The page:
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Since the fall of the Gaddafi regime, Libya has been haunted by lawlessness and militia violence. Image Credit: NYT

Berlin: For more than eight years, the Libyan conflict has festered, and the European Union has mostly looked away. Libya mattered, if at all, as a playground for terrorism and a source of the migrants disrupting European politics.

But with the recent involvement of Russia and Turkey on opposite sides of a nasty civil war, adding to the meddling of other neighbours, Europe has suddenly woken to the implications of a new Great Game, this time in North Africa, that is rapidly destabilising its backyard. Belatedly, the Continent is paying attention.

On Sunday, after months of effort, Germany and the United Nations will gather most of the main actors to try to at least bring a sustained halt to the fighting and get outside powers to give Libyans the space to attempt to find some kind of political reconciliation. The UN’s special said before the Berlin Conference on Sunday that International players must stop interfering in the Libyan conflict.

“All foreign interference can provide some aspirin effect in the short term, but Libya needs all foreign interference to stop. That’s one of the objectives of this conference,” Gassan Salame said in an interview ahead of the Berlin summit.


Reconciliation will not be easy, as potential oil and gas bonanzas intensify the jockeying. Increasingly, the fate of Libya’s precarious internationally backed government hangs in the balance.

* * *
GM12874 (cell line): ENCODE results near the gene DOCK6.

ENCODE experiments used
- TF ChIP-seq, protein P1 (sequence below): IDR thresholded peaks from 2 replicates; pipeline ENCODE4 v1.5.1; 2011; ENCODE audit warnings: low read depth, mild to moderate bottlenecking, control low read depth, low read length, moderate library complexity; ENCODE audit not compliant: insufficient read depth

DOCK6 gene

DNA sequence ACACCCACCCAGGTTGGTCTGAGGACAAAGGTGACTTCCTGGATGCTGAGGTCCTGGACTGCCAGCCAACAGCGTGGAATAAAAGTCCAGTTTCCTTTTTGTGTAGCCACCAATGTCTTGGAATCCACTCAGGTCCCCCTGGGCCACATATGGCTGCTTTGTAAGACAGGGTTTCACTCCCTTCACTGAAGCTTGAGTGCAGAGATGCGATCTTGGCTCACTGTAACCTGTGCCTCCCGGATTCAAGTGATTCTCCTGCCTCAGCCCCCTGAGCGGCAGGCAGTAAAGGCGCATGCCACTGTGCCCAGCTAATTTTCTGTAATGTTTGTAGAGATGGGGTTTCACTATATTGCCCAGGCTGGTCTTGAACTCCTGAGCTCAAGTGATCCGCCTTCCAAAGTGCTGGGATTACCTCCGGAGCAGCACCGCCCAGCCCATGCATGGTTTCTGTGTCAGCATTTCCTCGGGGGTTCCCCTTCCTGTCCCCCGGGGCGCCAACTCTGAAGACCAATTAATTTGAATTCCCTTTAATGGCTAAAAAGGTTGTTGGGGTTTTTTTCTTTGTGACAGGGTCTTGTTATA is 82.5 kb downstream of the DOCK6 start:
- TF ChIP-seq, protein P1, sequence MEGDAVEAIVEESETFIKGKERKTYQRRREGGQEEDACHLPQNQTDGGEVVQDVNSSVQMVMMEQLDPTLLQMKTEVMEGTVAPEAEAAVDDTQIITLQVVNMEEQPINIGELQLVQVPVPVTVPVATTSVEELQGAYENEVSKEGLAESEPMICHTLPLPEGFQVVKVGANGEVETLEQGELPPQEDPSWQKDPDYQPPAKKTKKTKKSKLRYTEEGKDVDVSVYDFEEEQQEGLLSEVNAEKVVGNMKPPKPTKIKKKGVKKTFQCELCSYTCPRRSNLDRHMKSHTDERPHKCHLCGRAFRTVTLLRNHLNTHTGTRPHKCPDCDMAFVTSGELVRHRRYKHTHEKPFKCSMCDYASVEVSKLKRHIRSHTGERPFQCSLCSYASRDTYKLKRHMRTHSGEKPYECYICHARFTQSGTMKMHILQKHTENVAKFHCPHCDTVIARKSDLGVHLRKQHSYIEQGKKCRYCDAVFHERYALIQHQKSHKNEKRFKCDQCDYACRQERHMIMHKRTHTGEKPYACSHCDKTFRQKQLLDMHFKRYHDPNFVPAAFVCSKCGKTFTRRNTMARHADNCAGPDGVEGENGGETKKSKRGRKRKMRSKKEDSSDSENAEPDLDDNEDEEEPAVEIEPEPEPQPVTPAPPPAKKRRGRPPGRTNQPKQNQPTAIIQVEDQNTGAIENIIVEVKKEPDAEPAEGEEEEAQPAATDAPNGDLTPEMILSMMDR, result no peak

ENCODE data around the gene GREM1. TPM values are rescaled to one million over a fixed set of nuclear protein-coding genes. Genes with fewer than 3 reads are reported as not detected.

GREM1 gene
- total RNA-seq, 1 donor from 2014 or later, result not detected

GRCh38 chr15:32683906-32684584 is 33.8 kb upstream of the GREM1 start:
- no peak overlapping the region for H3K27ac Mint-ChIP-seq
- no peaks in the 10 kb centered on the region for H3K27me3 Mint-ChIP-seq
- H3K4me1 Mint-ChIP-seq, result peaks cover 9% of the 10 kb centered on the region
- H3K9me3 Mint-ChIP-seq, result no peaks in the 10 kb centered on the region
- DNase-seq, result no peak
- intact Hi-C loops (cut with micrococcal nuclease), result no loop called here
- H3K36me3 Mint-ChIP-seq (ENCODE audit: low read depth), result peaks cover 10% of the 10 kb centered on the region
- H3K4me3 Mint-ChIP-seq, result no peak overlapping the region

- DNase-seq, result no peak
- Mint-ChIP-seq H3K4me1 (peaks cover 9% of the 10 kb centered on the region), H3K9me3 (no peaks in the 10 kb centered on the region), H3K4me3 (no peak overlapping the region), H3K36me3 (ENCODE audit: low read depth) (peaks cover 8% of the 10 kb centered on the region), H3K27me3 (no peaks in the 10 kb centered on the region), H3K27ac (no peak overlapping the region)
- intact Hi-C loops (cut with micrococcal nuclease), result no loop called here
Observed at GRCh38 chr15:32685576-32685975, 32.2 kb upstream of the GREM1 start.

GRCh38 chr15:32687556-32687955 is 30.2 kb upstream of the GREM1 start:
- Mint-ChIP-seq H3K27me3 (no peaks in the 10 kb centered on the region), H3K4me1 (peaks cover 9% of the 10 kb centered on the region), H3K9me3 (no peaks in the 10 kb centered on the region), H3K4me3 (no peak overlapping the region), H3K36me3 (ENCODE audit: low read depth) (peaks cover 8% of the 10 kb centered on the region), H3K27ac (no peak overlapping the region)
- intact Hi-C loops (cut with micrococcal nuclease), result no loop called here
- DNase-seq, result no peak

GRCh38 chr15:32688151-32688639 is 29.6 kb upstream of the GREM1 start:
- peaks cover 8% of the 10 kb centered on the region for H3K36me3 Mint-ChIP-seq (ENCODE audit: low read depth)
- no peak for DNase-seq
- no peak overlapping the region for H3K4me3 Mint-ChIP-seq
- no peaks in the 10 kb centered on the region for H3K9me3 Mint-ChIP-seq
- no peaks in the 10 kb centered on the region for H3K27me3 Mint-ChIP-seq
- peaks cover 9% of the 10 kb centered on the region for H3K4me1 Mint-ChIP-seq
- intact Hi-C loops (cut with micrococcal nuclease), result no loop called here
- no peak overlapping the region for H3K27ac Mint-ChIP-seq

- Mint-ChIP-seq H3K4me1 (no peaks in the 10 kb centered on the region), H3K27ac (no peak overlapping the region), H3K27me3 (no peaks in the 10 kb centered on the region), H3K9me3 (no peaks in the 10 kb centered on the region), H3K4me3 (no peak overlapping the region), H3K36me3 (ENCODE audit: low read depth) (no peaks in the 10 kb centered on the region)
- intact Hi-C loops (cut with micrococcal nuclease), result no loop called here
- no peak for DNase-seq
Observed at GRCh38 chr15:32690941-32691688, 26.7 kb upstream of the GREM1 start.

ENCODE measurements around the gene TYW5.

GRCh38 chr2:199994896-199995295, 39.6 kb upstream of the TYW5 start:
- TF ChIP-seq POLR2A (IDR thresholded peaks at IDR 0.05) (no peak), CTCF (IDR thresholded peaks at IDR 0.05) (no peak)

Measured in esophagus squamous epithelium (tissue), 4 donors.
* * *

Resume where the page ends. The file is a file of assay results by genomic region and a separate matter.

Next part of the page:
“There has been a major reawakening of geopolitical interest in Libya,” said Ian Lesser, director of the Brussels office of the German Marshall Fund and an expert on Turkey and the Mediterranean.

“That begins with issues of migration, energy, security and counterterrorism,” he added. “But it is just as much about the geopolitics of relations with Russia and Turkey. If they had not been so assertive, Libya would not have attracted such attention now.”

But Europe looks weak and peripheral. Kristina Kausch, a senior fellow at the German Marshall Fund, said, “Now the Europeans are worried, but it’s too late, and we’re out of the picture.

“Russia and regional powers are playing Europe in our own neighbourhood,” she added.

The Libyan mess began with the 2011 overthrow of Muammar Gaddafi after intervention by European forces, with the US’s help. Justified on humanitarian grounds, the war produced chaos when those same Western forces largely abandoned energy-rich Libya to warring militias.

Many weapons of the old regime spread all over the sub-Saharan region, feeding other militants and terrorist groups and producing thousands of refugees and migrants seeking safety in Europe.

Libya remains a major transit and jumping-off point for sub-Saharan Africans hoping to make the crossing to Europe. Since the migration crisis of 2015-2016, “the EU viewed Libya mainly through the prism of the migration problem,” said Claudia Gazzini, a senior analyst for the International Crisis Group.

Individual European countries, at the same time, pursued their own, divergent interests in Libya, often at cross-purposes.

Playground for outsiders